As leaders, we focus a lot on making good decisions. As parents, coaches, business and church leaders, we want to make the best decisions possible. However, there are actually times when the best decision is the ability to not make a bad decision. Bad decisions will happen; they are a part of life. But, some of them can certainly be avoided.
I’m often asked about how leaders resolve difficult issues. One of the things that leaders are required to do, if they lead well, is to be able to handle the more difficult issues in a way that brings reconciliation and resolution.
All of us view life through a prism of our own experiences. All of us view life through a particular paradigm. For better of worse, our view of things is shaped by the mindset we bring to each opportunity life presents to us. Our view of people is shaped by what we have been taught about people and what our past experiences have been with people. Our view of God is shaped by what we have been taught about God and what our past spiritual experiences have been. Our views of politics, art, business, religion, and every other facet of life are shaped by what we have seen, heard, and encountered throughout our lives. To a great extent, therefore, perception becomes reality. What we come to think about people and things determines the way we see those people and things, and the way we “see” life determines our interaction with the thousands of experiences and opportunities that life sets before us. In other words, your thinking shapes your life.
Symbols are powerful. They add a richness to routine. They inspire hope. Symbols arouse emotions more quickly than reasoning. Symbols elevate the “why” above the “what.”
One of the worst feelings in the world is seeing those flashing red-and-blue lights in your rear-view mirror signaling that you’re being pulled over by a police officer. More often than not, those lights indicate that you were driving too fast for the road you were on … at least that’s my pattern. (Yes, it is, unfortunately, a pattern in my life — pray for me!)
As leaders — bosses, parents, coaches and leaders of all kinds — we often are also driving too fast for the road that we’re on in life.
In the 1970s, one researcher noted: “There are almost as many different definitions of leadership as there are persons who have attempted to define the concept.” According to these definitions, leadership is influence, power, mobilization, motivation, processes, inspiration, among many others.
The same could be said of the church: “There are almost as many different ways of leading the church as there are persons who have attempted it.”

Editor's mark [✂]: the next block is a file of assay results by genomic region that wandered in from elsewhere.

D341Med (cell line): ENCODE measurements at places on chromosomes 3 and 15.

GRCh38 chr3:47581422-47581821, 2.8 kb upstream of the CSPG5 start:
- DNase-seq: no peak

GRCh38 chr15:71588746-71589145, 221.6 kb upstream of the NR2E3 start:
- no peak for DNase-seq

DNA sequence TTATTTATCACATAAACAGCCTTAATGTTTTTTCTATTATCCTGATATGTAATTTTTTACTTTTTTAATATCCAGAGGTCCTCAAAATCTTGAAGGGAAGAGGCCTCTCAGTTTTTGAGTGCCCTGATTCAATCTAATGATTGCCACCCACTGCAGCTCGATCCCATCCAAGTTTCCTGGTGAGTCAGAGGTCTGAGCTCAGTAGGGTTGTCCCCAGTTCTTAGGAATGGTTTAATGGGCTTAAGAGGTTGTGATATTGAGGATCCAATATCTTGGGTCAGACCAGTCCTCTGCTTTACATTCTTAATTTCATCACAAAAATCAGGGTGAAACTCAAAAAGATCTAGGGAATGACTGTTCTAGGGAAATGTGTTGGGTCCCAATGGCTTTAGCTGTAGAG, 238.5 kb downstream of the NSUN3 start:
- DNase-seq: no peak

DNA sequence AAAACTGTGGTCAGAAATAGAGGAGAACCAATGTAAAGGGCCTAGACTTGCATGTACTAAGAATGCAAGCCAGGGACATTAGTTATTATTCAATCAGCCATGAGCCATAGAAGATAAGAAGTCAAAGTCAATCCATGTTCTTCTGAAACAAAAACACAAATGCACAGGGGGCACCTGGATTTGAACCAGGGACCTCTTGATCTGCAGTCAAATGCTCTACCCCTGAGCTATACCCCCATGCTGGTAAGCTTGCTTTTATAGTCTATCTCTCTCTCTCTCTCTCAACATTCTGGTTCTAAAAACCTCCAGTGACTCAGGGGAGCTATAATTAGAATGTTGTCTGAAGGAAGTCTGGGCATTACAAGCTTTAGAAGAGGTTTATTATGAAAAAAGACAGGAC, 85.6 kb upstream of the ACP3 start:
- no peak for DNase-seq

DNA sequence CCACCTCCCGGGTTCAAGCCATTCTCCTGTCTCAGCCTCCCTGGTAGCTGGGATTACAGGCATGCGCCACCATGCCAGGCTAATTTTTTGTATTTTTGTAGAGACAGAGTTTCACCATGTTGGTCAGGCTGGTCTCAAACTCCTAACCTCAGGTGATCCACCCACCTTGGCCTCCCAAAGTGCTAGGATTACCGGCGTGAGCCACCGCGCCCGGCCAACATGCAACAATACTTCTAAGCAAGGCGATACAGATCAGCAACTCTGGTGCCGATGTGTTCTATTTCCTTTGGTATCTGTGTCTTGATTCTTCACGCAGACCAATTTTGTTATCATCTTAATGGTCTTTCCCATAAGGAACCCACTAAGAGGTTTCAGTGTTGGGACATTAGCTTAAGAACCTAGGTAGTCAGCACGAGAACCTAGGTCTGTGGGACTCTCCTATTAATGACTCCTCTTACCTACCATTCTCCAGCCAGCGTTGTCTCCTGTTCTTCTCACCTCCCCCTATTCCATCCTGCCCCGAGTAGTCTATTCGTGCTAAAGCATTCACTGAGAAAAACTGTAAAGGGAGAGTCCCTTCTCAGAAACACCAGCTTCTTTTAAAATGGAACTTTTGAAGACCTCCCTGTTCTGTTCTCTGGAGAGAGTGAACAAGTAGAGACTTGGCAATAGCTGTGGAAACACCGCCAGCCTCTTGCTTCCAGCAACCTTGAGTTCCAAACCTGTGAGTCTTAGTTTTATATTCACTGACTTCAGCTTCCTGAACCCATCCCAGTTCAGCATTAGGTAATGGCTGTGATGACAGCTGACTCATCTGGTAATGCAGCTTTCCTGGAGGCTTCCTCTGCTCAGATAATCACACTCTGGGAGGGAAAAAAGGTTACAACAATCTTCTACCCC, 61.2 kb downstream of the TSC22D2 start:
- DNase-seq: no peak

In work or professional settings, the best feedback is face-to-face. However, I have found it is very difficult and utopian to expect that everyone will act this way. As a result, we have implemented the use of 360 feedback as a part of our annual reviews and, on occasion, as a part of time-sensitive feedback needs.
I recently had coffee with a young(er) minister. He asked a great question: What can I do right now? The young minister (he’s around 20) wanted to know how he could lead better. Starting today. He caught me a bit off guard. After all, leadership is learned and refined over time. Pastors spend years growing. He knew that, but he also wanted to know what could be done immediately.
I’m not that far removed from being a “young” pastor (at 35, many might still categorize me in this way), but I have learned — some things the hard way — from pastoring for 10 years. There are a few practices young ministers can do right now that will help them grow immediately. Here are three leadership practices I shared with him.
Recently, I convened a panel of experts for a conversation about where the Church stands relative to capitalizing on the remarkable evangelization opportunity of social media. The key questions:
• Are churches actually embracing
• If so, how are they doing managing the risks?
• How can churches establish boundaries as they row in these unchartered waters?
Churches relocate more than you think. In fact, your own church might be moving. Or, maybe you’re wondering how to relocate successfully sometime in the future. In either scenario, you’ll face some primary challenges:
• Communicating the church move to your members and regular attendees
• Communicating the church move to your neighbors (the community)
That’s why you need a communications strategy before you make the move.